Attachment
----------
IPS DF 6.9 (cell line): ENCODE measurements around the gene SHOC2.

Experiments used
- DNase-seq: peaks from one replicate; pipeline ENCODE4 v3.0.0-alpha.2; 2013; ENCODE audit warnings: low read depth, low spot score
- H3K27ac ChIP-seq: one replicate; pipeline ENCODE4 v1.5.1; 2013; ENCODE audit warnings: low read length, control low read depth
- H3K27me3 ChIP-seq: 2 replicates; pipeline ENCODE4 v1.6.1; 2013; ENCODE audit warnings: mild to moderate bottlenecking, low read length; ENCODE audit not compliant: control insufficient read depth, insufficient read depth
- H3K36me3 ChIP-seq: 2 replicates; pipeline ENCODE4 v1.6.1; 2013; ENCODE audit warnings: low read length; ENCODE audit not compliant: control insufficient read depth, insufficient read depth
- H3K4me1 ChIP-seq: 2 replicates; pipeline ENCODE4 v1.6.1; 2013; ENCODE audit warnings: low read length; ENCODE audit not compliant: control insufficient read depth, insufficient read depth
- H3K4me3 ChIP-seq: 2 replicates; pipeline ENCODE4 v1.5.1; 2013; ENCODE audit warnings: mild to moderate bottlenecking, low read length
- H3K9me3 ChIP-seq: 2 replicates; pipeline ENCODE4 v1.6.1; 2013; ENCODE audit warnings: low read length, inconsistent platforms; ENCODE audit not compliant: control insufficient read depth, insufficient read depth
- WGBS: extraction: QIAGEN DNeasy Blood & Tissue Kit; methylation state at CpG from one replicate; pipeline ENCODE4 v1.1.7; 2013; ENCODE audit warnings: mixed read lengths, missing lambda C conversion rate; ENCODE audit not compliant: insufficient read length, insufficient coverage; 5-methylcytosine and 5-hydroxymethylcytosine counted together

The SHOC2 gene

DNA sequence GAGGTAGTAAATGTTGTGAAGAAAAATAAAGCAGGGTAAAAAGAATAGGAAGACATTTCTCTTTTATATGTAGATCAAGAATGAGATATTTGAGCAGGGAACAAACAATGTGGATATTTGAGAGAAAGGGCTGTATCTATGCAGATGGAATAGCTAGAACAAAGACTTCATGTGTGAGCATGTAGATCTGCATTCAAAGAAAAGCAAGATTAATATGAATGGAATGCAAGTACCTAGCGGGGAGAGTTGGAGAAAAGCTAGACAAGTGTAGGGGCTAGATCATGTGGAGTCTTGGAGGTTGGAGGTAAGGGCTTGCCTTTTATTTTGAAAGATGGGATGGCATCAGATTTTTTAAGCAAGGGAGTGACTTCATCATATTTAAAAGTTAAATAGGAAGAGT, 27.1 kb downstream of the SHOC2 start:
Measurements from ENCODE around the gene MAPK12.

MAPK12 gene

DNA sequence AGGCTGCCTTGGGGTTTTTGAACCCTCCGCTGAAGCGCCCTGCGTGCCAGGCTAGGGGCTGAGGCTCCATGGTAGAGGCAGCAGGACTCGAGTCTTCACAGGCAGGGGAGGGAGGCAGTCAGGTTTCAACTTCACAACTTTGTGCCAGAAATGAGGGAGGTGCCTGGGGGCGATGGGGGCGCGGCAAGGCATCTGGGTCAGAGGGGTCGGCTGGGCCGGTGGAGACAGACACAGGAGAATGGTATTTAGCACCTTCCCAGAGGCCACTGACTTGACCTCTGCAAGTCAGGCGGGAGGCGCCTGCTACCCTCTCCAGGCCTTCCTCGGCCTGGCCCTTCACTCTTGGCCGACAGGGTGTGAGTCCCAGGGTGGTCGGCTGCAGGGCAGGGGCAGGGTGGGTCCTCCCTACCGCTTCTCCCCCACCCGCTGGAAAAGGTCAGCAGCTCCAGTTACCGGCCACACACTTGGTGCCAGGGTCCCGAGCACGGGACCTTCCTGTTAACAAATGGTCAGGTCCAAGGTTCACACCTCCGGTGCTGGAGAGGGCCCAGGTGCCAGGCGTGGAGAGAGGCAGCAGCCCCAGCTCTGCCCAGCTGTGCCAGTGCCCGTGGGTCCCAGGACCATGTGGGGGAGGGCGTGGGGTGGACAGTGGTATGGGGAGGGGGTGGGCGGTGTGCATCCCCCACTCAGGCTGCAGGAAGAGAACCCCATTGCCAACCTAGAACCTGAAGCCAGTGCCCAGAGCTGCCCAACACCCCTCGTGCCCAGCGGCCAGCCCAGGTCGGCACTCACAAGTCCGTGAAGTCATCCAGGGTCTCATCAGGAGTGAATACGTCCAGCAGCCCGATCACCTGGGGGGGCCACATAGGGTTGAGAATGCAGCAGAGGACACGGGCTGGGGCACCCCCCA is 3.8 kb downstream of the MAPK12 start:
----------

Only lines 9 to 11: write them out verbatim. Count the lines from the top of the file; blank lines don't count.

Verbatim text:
- H3K9me3 ChIP-seq: 2 replicates; pipeline ENCODE4 v1.6.1; 2013; ENCODE audit warnings: low read length, inconsistent platforms; ENCODE audit not compliant: control insufficient read depth, insufficient read depth
- WGBS: extraction: QIAGEN DNeasy Blood & Tissue Kit; methylation state at CpG from one replicate; pipeline ENCODE4 v1.1.7; 2013; ENCODE audit warnings: mixed read lengths, missing lambda C conversion rate; ENCODE audit not compliant: insufficient read length, insufficient coverage; 5-methylcytosine and 5-hydroxymethylcytosine counted together

The SHOC2 gene